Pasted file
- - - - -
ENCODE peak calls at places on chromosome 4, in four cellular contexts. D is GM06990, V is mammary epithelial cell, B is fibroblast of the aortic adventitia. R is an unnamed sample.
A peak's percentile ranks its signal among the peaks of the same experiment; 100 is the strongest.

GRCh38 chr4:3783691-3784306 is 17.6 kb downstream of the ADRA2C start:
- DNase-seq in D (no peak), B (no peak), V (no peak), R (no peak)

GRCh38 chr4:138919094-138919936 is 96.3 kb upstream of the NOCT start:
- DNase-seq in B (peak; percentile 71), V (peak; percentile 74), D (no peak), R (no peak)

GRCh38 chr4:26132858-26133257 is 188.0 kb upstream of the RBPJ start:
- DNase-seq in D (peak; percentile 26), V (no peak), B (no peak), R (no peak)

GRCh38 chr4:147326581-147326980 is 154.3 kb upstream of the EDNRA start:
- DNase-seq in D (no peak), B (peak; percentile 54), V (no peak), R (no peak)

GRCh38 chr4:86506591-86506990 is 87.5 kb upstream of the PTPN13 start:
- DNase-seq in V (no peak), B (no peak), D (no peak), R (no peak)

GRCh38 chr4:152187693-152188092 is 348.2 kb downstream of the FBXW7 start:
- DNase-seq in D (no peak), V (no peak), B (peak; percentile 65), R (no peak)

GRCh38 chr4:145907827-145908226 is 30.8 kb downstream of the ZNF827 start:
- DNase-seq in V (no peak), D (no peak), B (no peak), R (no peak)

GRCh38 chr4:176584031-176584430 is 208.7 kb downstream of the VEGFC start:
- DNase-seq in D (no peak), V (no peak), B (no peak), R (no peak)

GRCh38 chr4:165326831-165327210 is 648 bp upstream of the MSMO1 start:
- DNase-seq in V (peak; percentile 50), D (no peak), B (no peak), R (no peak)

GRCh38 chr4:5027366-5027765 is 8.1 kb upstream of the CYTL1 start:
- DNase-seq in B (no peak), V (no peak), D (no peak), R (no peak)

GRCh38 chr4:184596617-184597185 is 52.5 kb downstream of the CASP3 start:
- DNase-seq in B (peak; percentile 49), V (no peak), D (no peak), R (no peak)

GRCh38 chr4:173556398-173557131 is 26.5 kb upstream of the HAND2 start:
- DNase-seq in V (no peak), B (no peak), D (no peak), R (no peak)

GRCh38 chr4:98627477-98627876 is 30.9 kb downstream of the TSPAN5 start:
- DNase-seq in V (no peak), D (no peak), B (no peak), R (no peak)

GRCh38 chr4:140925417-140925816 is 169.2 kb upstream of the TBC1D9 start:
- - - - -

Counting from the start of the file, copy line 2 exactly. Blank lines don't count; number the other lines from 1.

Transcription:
A peak's percentile ranks its signal among the peaks of the same experiment; 100 is the strongest.